I have both the PS2 and PC versions of this and I've got a fair bit of enjoyment out of them...I reviewed this back in the "classic" AA days.

larzini
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Review still around?

DavyK,

You got a link for that one somewhere, or is it no longer online. I'd love to check it out.

LL

Bill Loguidice
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Joined: 12/31/1969
Atari 80-in-1
larzini wrote:

DavyK,

You got a link for that one somewhere, or is it no longer online. I'd love to check it out.

LL

I believe Davy is referring to this: http://www.armchairarcade.com/aamain/forum_viewtopic.php?7.11777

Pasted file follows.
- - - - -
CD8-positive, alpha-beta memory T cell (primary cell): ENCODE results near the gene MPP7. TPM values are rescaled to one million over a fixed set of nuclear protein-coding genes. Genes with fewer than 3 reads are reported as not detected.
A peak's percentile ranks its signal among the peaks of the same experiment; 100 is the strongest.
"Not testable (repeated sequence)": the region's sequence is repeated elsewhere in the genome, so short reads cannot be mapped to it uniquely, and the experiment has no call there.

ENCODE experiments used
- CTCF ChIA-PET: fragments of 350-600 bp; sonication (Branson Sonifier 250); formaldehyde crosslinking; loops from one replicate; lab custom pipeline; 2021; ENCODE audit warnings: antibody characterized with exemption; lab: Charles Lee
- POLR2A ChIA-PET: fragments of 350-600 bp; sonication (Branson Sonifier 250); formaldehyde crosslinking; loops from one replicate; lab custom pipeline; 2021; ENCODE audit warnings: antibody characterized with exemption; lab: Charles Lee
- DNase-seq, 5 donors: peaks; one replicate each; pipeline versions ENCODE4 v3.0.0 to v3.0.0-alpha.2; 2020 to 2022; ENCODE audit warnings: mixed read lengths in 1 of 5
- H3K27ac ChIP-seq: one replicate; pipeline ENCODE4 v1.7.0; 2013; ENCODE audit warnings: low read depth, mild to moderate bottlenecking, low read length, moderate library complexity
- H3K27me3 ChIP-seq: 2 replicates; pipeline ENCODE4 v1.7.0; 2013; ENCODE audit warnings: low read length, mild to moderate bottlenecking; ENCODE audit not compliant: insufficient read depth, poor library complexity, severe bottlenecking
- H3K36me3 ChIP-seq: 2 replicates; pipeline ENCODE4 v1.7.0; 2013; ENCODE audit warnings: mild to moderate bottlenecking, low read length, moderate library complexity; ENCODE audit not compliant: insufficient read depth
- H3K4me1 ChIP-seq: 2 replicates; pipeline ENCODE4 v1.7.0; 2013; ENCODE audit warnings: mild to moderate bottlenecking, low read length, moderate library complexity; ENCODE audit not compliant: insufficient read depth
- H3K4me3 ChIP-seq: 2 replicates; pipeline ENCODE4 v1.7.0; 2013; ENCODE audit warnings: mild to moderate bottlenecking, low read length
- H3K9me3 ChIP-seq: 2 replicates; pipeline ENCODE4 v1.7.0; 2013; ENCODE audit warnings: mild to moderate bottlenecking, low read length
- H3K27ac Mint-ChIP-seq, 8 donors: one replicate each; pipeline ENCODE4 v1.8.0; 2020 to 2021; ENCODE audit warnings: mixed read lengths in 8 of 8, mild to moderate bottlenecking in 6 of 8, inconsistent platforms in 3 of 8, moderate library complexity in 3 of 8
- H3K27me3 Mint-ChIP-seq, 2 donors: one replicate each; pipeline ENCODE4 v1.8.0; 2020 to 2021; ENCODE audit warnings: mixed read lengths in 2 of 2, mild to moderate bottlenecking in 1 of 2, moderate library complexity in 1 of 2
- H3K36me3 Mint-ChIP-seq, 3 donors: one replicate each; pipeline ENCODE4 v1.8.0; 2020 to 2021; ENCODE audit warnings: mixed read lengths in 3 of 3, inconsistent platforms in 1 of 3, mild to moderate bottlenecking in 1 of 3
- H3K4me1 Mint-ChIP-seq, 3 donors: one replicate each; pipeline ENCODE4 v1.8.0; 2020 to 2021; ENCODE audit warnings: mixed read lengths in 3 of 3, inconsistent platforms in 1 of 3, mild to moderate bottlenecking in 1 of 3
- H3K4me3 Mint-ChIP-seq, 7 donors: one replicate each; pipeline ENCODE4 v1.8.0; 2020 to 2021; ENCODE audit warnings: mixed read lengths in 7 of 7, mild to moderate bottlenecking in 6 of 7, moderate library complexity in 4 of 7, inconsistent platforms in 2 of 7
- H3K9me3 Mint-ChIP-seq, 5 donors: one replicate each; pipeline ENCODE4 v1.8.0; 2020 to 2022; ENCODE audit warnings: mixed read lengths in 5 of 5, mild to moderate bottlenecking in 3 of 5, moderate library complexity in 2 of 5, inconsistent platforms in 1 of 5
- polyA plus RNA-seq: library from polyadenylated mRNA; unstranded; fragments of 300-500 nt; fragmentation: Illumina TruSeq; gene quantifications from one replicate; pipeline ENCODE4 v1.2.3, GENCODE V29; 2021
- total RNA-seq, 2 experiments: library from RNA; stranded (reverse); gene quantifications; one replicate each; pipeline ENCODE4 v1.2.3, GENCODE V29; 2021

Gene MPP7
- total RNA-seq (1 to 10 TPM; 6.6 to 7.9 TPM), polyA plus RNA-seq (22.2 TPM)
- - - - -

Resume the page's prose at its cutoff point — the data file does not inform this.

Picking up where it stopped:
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Bill Loguidice, Managing Director
Armchair Arcade, Inc.
(A PC Magazine Top 100 Website)
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davyK
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Atari Anthology (PS2)
Bill Loguidice wrote:

I believe Davy is referring to this: http://www.armchairarcade.com/aamain/forum_viewtopic.php?7.11777

Correct Bill - I had forgotten it was called "80-in-1" on PC (at least it is here in the UK).

I liked the nav scheme then and still do (although a straight alpha or chrono list really is the best way).

larzini
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Thanks for posting the link.

"but they are interesting to play with as opposed to play"

I completely understand that comment. Sure I can mess around with those games a little bit, but soon I'm off to bigger and better. But to know the past is to appreciate the future (and in this case, the current) Nicely written review.